Wednesday, September 14, 2011

Busy weeks

These next few weeks I will be busy outside of Santa Rosa de Copán. I now am leading a retreat for the volunteers at La Finca del Niño en Trujillo, on the north east coast of Honduras. Then I will be in Lima, Perú, as part of the training team for World Vision’s Canales de Esperanza program which is oriented to involving the churches in responses to HIV and AIDS. Almost 30 people sent by Latin American  bishops’ conferences will be trained to lead activities in their countries. Then, after two days back in Santa Rosa de Copán, I’ll be off to the US to visit friends and family, give a few talks at the University of Detroit-Mercy, and spend time in Ames, mostly with St. Thomas Aquinas Church and Catholic Student Center which has been sponsoring me here and is developing a relationship with the parish of Dulce Nombre de María here in Copán. (If anyone has a place for me to speak, let me know.) Thus the past week has been full, trying to put everything together before I leave.

The Sunday before last I took the Eucharist out to the village of Piedras Colorados for their Sunday Celebration of the Word.

Luis Alonso leading the celebration in Piedras Coloradas

After the celebration I spent some time with them talking about what they had been doing. They proudly showed me the poles which will bring electricity to the village and told me that the government electric company and the municipal authorities will help with the cost of getting the power lines to the houses. However, each family will have to pay about 3,500 lempiras ($160) for the installation of electricity inside the houses and for setting up outlets, light fixtures, and so on. The price sounds high to me, since most of the houses are fairly small. But most of the people don’t have that kind of money and, since the installation of the lines to the houses won’t happen until after the houses are wired, there is some urgency. What to do? Some mentioned that they might have to take out loans at 5% interest. That didn’t sound too bad until I realized that 5% per month – a whopping 60% per year. This makes it really clear how people take advantage of the poor and they have so few options.

Tuesday I led a presentation for the retreat for confirmation candidates on the seven gifts of the Holy Spirit. I have taken the list for granted and actually found it quite challenging to try to make them understandable.

Several of the gifts are knowledge related – wisdom, understanding, knowledge (ciencia, in Spanish). But I wanted to avoid explaining them in merely intellectual terms. And so I thought awhile about ciencia (knowledge, learning). One explanation of this gift is that it what helps understand and distinguish the true and the false in regard to worldly things. So I compared it with the knowledge people have in terms of how to plant well and how to make tortillas well. (It’s important to affirm the dignity of the work most of these people do.) I think they grasped it because when I had them connect up saints with the gifts they immediately connected Saint Isidore the Farmer with ciencia.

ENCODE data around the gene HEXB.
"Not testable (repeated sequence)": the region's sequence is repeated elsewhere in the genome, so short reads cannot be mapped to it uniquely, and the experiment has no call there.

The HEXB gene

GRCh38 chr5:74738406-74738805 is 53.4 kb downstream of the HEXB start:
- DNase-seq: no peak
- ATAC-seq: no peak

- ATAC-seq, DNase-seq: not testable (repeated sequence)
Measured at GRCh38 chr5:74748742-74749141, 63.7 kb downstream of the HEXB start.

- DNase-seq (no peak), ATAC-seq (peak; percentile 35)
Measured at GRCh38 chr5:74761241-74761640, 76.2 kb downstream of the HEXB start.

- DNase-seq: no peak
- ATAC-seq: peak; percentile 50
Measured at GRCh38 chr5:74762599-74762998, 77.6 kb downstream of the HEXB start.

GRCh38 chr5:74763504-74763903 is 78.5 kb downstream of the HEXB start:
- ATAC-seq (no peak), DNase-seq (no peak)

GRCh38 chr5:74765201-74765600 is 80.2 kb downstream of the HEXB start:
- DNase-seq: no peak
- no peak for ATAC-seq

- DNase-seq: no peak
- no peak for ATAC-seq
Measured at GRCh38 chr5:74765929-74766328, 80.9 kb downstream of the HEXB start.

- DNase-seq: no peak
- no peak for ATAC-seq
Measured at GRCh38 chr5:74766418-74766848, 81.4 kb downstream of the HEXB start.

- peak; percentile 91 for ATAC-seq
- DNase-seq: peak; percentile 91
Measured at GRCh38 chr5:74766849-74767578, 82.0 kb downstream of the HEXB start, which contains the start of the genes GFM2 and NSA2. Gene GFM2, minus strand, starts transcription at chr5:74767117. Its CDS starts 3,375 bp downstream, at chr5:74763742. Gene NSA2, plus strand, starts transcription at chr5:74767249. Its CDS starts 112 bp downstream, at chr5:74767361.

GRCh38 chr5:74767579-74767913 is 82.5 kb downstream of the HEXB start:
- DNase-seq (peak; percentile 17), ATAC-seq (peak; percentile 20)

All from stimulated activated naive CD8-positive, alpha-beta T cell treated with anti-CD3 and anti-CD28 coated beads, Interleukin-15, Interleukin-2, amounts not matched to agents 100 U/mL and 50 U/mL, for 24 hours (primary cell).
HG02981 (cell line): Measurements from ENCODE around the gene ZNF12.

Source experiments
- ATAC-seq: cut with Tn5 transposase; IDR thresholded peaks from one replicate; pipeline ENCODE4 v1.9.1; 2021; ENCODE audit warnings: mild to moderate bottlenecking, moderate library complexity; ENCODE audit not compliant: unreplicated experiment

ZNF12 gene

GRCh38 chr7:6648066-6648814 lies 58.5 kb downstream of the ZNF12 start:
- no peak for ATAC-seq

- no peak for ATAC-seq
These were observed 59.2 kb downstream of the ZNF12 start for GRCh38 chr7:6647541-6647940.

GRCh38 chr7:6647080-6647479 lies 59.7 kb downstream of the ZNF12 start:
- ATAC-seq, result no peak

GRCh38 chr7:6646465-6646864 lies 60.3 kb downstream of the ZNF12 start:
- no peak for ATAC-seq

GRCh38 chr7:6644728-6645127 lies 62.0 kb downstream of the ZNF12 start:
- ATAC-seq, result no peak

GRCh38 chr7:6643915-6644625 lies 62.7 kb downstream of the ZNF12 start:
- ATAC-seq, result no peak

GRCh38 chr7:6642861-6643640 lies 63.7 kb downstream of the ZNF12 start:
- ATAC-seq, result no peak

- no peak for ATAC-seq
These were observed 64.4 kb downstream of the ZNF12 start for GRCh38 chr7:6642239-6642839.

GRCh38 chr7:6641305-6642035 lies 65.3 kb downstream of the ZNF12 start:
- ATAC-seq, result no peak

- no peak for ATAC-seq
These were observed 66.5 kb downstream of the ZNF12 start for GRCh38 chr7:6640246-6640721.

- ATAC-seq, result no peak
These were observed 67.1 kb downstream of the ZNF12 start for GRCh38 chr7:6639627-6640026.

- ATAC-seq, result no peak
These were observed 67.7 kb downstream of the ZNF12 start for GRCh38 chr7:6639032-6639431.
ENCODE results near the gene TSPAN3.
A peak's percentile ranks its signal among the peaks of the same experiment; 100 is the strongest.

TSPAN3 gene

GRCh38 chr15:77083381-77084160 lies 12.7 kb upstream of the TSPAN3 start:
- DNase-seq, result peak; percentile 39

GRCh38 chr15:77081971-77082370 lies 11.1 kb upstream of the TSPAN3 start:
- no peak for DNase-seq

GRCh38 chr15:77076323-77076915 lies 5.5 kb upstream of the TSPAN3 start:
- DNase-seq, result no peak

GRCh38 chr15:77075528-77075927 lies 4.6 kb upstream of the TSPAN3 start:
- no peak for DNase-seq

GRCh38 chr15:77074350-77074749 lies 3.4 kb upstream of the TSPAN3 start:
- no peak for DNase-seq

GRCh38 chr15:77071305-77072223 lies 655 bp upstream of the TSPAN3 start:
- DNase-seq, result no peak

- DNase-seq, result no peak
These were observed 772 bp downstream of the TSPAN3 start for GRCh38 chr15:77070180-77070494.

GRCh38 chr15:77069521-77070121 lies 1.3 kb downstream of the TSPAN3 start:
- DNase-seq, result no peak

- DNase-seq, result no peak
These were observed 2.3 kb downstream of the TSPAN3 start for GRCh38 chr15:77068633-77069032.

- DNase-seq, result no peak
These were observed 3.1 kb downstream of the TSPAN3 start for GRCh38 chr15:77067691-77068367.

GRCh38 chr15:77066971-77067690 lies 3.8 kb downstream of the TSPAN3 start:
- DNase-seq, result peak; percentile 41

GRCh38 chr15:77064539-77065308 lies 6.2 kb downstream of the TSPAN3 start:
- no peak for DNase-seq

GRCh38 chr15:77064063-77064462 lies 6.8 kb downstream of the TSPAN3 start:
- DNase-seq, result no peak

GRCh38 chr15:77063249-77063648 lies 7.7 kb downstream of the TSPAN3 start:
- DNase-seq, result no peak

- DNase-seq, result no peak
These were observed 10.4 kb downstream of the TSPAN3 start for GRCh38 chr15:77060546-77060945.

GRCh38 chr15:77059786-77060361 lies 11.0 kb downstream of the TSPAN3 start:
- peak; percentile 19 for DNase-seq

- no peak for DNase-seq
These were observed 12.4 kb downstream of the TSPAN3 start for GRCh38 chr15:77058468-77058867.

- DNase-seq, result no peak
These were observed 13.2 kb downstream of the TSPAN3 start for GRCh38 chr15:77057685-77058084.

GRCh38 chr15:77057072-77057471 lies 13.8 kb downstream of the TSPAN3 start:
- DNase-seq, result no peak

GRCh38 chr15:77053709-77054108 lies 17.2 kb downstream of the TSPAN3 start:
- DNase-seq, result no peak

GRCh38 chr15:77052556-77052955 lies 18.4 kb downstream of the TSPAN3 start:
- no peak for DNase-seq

Bishop Santos and Padre Efraín at the confirmation

Thursday was the feast day of the parish of Dulce Nombre de María, the Sweet Name of Mary. I went for the confirmation Mass, with Bishop Santos, Padre Efráin, and the former associate Padre Julio César. The Mass was a little more subdued than some other confirmations but it was moving. What really struck me though is that after the normal petitions during the Prayer of the Faith, Bishop Santos said a long prayer for peace. He has obviously been concerned about the growing violence here. But I was struck by the emotion he put into the prayer.

Friday and Saturday, I went to the Zone 2 and Zone 3 meetings in the parish. Nothing special, except for a few conflicts that need to be dealt with but still a good chance to see folks.

Sunday I took the Eucharist to the community of Cerro Negro for their Sunday Celebration of the Word. The village is quite poor – with many people who have to rent land for raising corn or beans. But I’m always touched by the devotion of the people. 

Musicians in Cerro Negro

The choir at the celebration was not the best – in fact, they seem to have devised different melodies for two songs I know well. I did remind them of the training for choirs at the beginning of November. I hope some of them can go.

After twelve hours on a bus, I arrived in Trujillo, Colón, Honduras – almost the furthest that one can get from Santa Rosa. I passed acres and acres of African palm raised for the oil to cook snack food and to make biofuels, and most of it owned by Miguel Facussé, one of the richest men in Honduras.

This is also a very conflictive area since many campesinos claim that Facussé has taken over land underhandedly or illegally. Over the last few years, here have been over 40 deaths in this area related to the conflict. But, except for one truckload of soldiers it is not apparent on the main road, though there was at least one sign with graffiti right outside of Trujillo.

Military, get out of the Aguan!
But I also saw a Dole plant, since they export bananas from here, as well as other fruit.

I spent the night at La Finca del Niño and hope write more on the retreat and the Finca later.

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